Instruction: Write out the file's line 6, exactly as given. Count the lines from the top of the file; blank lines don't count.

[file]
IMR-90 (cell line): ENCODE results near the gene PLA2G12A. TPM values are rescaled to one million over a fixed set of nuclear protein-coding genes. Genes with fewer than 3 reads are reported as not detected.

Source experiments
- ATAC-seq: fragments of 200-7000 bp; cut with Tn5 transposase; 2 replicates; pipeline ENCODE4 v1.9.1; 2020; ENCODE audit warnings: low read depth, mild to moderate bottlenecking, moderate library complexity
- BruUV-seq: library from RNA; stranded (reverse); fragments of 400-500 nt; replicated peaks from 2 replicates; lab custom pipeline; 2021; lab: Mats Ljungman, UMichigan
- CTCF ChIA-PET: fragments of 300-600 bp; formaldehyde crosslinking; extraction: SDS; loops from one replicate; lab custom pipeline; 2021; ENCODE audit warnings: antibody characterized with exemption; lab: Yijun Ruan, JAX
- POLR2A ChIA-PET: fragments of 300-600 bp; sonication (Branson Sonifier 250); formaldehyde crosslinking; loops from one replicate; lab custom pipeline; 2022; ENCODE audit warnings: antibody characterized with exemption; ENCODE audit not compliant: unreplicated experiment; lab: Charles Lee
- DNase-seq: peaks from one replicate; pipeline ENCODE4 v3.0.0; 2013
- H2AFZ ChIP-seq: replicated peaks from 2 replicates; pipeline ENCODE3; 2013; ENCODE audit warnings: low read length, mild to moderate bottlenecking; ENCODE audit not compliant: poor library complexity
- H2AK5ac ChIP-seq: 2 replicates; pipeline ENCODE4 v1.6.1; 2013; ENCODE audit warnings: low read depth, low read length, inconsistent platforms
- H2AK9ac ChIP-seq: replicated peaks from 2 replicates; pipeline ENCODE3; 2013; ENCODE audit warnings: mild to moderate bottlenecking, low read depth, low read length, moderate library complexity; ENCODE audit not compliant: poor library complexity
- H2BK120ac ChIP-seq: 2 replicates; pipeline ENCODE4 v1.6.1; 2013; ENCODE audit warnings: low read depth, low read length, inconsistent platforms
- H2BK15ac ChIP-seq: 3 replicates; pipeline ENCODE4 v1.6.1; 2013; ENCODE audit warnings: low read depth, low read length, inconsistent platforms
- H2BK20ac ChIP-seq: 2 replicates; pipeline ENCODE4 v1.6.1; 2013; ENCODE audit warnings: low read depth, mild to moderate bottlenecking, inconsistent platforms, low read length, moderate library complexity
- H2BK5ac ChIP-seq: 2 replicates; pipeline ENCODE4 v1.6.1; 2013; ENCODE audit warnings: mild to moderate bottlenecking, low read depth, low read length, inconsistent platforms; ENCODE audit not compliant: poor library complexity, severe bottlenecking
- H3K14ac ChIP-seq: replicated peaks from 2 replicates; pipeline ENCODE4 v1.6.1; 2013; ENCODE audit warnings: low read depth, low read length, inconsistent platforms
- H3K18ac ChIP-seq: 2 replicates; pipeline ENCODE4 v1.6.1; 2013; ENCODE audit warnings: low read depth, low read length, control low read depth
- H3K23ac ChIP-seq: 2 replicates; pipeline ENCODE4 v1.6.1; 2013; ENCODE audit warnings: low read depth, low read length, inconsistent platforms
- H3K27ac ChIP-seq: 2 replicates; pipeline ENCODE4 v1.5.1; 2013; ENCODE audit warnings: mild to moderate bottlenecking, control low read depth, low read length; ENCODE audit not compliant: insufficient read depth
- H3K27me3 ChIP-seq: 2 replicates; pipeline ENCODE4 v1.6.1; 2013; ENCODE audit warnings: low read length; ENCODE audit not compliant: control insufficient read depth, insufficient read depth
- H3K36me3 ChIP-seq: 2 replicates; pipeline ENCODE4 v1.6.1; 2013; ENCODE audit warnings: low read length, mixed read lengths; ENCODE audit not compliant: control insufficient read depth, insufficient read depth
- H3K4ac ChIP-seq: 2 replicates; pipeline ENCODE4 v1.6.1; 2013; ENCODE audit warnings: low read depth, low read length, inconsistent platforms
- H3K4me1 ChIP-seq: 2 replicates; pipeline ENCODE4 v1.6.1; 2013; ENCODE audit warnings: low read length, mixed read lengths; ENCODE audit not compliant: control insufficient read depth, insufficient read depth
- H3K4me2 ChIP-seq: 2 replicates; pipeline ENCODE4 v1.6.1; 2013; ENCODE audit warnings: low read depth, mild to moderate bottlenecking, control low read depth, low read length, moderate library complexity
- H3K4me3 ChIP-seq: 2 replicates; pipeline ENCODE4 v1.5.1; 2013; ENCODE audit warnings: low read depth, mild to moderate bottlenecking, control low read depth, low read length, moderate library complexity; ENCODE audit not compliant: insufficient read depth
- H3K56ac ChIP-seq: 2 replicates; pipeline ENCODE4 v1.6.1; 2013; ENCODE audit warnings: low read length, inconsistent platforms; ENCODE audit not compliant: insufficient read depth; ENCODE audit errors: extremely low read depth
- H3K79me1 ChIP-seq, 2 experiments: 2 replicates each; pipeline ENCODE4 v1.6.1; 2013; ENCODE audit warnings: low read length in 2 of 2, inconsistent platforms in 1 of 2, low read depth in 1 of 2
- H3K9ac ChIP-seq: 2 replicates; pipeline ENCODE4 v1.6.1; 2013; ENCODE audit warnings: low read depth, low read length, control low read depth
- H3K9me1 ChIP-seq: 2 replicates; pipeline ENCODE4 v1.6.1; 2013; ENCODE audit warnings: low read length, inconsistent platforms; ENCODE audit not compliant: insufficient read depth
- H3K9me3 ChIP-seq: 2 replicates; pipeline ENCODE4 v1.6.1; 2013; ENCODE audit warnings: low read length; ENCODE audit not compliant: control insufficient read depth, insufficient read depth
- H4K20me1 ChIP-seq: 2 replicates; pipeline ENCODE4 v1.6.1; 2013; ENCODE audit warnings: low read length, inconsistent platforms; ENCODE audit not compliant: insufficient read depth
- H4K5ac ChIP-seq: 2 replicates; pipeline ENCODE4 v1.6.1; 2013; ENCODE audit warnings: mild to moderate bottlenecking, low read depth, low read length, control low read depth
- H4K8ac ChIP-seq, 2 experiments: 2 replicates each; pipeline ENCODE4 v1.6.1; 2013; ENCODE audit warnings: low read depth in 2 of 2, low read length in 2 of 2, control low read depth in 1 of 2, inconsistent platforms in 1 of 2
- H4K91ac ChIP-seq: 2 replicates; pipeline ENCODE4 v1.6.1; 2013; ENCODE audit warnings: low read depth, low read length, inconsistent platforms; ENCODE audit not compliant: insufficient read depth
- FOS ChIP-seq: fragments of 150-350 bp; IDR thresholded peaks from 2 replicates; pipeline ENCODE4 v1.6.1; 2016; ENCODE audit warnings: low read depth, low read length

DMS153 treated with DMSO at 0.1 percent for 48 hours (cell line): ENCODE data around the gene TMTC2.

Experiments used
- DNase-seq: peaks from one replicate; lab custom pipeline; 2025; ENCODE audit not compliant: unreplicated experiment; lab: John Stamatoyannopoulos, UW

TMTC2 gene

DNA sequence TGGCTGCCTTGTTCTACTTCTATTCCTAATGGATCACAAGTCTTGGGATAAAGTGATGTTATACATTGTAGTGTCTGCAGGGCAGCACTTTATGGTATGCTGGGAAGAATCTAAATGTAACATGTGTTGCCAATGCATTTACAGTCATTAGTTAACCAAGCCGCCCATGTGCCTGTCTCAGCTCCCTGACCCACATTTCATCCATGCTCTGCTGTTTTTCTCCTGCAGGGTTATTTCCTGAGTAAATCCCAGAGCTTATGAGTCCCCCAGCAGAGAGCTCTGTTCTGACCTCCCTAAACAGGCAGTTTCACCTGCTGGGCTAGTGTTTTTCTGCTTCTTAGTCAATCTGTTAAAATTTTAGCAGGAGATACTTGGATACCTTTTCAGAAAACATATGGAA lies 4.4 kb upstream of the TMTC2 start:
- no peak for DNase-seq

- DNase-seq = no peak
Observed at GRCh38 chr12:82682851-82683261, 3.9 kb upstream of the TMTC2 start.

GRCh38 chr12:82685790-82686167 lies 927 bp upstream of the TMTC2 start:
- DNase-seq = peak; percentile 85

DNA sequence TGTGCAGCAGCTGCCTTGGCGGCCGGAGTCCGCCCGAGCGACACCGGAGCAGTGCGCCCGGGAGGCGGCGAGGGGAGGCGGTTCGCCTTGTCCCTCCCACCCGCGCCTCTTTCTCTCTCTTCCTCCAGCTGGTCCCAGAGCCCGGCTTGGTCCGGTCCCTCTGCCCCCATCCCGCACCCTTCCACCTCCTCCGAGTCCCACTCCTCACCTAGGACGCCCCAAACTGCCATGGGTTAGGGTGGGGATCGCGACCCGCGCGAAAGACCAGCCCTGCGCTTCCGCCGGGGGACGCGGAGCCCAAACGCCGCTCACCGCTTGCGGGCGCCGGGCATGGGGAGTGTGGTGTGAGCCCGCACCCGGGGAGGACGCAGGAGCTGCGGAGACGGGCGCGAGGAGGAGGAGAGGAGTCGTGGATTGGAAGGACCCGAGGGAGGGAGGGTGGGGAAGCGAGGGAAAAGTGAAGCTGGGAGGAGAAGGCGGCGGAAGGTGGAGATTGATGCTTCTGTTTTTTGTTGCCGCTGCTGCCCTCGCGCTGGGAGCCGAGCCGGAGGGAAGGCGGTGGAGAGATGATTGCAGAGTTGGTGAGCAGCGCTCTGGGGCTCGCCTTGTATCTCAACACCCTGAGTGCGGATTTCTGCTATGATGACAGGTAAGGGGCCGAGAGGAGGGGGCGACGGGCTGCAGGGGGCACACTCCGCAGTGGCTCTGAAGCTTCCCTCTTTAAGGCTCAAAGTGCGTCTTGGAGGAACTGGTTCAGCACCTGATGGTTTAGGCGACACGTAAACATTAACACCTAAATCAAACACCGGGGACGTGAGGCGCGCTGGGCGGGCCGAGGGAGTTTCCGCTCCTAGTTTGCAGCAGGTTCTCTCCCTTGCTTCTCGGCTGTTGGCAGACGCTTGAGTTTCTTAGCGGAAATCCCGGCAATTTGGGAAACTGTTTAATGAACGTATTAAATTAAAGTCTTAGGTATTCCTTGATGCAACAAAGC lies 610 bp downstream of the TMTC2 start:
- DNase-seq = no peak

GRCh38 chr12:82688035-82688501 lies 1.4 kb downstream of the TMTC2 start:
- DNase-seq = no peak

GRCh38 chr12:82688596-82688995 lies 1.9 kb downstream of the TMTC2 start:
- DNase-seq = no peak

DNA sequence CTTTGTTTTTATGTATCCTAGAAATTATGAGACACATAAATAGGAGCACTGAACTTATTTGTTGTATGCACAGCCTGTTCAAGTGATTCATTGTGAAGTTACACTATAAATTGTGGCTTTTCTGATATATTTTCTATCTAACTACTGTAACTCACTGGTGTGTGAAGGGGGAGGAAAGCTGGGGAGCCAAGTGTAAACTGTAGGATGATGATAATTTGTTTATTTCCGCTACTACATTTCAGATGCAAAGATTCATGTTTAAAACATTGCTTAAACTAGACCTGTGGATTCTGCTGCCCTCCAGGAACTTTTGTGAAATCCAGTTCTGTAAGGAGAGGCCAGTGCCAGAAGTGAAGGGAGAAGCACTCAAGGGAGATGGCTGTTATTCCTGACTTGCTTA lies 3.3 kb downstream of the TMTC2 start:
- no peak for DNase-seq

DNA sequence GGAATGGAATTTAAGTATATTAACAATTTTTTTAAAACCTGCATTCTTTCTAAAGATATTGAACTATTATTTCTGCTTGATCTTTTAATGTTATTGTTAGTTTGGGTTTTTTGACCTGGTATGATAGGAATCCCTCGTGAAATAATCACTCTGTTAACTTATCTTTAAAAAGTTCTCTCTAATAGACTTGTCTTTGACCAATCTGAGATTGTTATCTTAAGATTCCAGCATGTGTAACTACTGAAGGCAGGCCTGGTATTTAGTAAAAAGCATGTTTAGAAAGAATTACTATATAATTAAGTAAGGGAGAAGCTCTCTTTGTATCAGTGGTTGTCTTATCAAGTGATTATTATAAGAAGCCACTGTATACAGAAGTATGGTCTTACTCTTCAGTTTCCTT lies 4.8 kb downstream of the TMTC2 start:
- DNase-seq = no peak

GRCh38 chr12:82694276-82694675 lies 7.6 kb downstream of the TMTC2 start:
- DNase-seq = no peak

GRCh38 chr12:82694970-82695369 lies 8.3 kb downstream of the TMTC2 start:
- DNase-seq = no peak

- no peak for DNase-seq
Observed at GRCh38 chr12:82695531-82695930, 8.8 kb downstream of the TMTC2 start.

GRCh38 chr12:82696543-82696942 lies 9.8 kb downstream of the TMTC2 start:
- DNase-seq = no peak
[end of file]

- POLR2A ChIA-PET: fragments of 300-600 bp; sonication (Branson Sonifier 250); formaldehyde crosslinking; loops from one replicate; lab custom pipeline; 2022; ENCODE audit warnings: antibody characterized with exemption; ENCODE audit not compliant: unreplicated experiment; lab: Charles Lee